Clemson alumnus 'nails' top innovation honor

CLEMSON -- Clemson University civil engineering alumnus Ed Sutt, a fastening engineer with Bostitch, has designed a nail that could save thousands of lives and homes in the event of a hurricane or earthquake. For that, "Popular Science" magazine has named the HurriQuake nail its 2006 Innovation of the Year, beating out 100 new technologies from around the world. (See December issue: http://www.popsci.com/popsci/flat/bown/2006/innovator_5.html.)

Sutt, an alumnus of Clemsonís civil engineering graduate program, receiving both his masterís and Ph.D. degrees, took notice of a hurricaneís devastating effects when, as a student, he visited the Caribbean following Hurricane Marilyn in 1995.

"I couldnít help but notice it was the fasteners that failed in house after house after house, not the wood," said Sutt. "It occurred to me that breaks were occurring around the fastener or nail, so we needed to come up with a better fastener to hold the house together."

Because nail design has not changed much in the last 200 years, Sutt went to work creating a prototype that would:

  • Resist the nail head ripping through sheathing,
  • Enable the shank to stay put in the frame during high winds or earthquakes, and
  • Keep the midsection of the nail from snapping when a house rocks back and forth under stress.

The HurriQuake nail is made of carbon-steel alloy and adds about $15 to the cost of a house. Its design took six years to perfect, with the bottom section of the nail having angled barbs that resist pulling out in wind gusts of up to 170 mph. The shank at the top of the nail is twisted to keep boards from wobbling and weakening a joint. The head of the nail is up to 25 percent larger than average to resist sinking into wood or pulling through.

Civil engineering professor Scott Schiff, one of Suttís former instructors, conducted independent testing on the nail for Popular Science at the Clemson University Wind Load Test Facility.

"I was amazed at the resistance the nail puts up. In one test on the HurriQuake 2 (a thicker version of the original nail), with 20,000 pounds of load on an 8-foot shear wall mimicking what a house goes through in the course of several storms or an earthquake, the nail held. Normally thatís what would give first," says Schiff. "This potentially could make a huge difference on insurance premiums and housing codes."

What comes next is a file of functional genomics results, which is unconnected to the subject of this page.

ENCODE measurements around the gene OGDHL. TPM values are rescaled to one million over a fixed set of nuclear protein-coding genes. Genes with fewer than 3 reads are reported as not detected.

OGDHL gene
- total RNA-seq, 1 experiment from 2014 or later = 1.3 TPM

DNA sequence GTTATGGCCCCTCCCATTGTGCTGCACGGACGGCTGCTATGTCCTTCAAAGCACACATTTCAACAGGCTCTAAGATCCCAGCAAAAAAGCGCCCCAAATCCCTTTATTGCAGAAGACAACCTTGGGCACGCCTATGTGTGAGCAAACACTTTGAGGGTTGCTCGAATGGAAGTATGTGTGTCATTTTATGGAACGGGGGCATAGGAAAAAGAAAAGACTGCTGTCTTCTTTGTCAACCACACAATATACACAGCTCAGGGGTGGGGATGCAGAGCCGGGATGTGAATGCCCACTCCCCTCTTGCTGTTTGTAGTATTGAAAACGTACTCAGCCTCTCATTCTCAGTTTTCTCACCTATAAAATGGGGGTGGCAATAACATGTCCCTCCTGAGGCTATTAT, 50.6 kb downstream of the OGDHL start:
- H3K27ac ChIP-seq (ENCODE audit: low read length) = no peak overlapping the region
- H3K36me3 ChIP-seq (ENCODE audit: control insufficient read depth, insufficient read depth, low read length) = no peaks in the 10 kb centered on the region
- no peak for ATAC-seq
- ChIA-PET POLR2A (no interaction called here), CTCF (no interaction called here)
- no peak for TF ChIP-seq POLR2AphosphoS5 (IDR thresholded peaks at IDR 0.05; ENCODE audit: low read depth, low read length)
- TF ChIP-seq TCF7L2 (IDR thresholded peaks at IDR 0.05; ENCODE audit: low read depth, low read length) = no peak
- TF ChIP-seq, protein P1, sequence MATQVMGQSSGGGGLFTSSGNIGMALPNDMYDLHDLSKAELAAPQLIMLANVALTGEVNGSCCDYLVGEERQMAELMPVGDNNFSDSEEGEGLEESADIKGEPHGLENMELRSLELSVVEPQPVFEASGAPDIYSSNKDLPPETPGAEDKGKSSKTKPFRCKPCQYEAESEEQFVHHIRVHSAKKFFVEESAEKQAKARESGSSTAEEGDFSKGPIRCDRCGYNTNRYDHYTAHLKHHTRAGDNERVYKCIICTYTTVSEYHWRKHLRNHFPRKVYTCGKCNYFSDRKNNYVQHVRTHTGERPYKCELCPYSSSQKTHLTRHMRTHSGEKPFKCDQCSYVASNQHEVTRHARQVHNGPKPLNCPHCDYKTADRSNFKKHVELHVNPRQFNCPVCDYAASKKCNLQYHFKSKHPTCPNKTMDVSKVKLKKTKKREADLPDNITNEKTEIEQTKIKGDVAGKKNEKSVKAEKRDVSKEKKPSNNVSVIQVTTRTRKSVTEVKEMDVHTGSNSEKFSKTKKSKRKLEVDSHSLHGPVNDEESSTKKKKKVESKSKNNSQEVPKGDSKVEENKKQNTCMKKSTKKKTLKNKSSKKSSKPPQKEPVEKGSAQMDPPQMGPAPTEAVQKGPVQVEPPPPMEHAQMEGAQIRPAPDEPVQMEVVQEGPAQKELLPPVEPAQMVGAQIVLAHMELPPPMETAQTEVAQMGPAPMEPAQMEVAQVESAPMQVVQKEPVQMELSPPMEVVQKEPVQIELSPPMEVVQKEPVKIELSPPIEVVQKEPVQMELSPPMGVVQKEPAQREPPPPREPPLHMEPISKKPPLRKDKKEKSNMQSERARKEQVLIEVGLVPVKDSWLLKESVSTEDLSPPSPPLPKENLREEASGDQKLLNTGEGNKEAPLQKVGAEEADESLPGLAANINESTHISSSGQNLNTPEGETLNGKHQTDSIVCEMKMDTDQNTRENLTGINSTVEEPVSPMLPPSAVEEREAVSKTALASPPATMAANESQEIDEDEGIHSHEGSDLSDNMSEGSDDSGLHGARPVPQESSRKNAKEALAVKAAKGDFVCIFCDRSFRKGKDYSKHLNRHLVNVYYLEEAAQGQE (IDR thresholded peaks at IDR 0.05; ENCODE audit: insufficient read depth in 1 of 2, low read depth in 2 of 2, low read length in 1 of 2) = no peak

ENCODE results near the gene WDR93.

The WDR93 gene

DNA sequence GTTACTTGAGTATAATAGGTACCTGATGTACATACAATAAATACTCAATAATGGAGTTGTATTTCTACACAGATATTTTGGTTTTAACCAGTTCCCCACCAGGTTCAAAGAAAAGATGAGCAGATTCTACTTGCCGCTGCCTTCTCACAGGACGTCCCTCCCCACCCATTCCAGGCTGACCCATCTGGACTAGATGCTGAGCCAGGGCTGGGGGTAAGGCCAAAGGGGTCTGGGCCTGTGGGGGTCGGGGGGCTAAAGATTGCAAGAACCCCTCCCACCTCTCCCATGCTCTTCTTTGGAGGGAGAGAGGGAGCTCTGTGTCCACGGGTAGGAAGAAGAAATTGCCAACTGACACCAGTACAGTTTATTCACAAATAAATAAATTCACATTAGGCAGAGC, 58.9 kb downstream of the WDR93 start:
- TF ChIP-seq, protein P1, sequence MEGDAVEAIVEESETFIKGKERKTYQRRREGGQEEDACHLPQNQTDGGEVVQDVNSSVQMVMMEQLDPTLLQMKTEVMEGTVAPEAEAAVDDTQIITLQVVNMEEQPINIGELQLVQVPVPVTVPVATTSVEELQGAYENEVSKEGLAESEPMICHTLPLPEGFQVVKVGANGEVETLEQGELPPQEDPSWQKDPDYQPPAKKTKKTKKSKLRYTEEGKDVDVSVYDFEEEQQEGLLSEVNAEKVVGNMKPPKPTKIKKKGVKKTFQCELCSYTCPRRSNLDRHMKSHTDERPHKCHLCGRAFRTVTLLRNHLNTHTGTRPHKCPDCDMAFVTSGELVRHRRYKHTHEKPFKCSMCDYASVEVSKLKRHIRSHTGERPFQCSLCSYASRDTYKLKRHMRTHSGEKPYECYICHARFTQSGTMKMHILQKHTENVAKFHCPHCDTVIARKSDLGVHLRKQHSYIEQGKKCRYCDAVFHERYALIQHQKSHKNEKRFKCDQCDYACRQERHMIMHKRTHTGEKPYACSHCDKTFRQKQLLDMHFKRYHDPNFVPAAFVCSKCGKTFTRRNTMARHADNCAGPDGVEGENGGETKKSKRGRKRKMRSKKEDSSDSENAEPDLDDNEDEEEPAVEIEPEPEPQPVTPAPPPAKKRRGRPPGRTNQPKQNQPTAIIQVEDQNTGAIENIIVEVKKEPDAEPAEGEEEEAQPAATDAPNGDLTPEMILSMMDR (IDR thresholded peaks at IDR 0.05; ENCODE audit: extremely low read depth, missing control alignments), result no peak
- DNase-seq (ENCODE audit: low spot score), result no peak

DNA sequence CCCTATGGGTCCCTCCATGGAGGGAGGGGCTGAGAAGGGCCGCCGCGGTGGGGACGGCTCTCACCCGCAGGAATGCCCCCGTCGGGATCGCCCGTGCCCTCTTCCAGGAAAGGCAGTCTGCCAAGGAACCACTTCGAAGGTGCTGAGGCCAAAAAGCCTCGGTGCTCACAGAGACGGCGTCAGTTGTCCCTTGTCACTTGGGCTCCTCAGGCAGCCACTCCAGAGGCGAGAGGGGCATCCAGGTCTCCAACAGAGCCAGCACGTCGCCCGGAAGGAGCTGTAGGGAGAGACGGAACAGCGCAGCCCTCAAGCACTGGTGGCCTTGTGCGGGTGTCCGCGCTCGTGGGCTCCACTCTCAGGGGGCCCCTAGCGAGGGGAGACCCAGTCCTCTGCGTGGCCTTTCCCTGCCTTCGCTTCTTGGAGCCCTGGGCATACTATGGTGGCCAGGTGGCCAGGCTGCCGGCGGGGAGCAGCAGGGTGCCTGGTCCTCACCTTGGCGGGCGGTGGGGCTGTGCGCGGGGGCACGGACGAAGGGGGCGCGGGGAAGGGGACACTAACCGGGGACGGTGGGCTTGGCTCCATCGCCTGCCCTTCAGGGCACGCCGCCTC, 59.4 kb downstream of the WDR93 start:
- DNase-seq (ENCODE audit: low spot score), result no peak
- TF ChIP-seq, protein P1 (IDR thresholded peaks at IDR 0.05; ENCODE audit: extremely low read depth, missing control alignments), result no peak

Hurricane and earthquake damage in the United States in the last 15 years is in the billions of dollars.

Other independent testing around the country showed the HurriQuake has up to twice the uplift capacity of standard nails, which includes the nail shankís withdrawal from framing and the nail headís pull through the sheathing, the nail can double a houseís resistance in high winds and can provide up to 50 percent more resistance to earthquake-type forces.

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The nail is available only in the coastal region from Texas to North Carolina at construction supply stores. Bostitch is adding new production lines to meet nationwide consumer demand. Bostitch (www.bostitch.com), headquartered in East Greenwich, R.I. is a subsidiary of The Stanley Works, a leading manufacturer of tools.

Clemsonís civil engineering department is ranked 48th among the nationís 50 best graduate programs in the discipline, according to the 2007 edition of U.S.News & World Reportís guidebook of graduate programs. Each program was ranked against similar programs at all national doctoral-granting universities, public or private.

Editorís Note: Digital photographs of Sutt and the HurriQuake nail are available online. To download the photographs, go to http://clemsonews.clemson.edu/WWW_releases/2006/November/Image_pages/HurriQuake_nail.html


Last reviewed: By John M. Grohol, Psy.D. on 21 Feb 2009
    Published on PsychCentral.com. All rights reserved.

 

 

Two roads diverged in a wood, and I--
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And that has made all the difference.
-- Robert Frost
 
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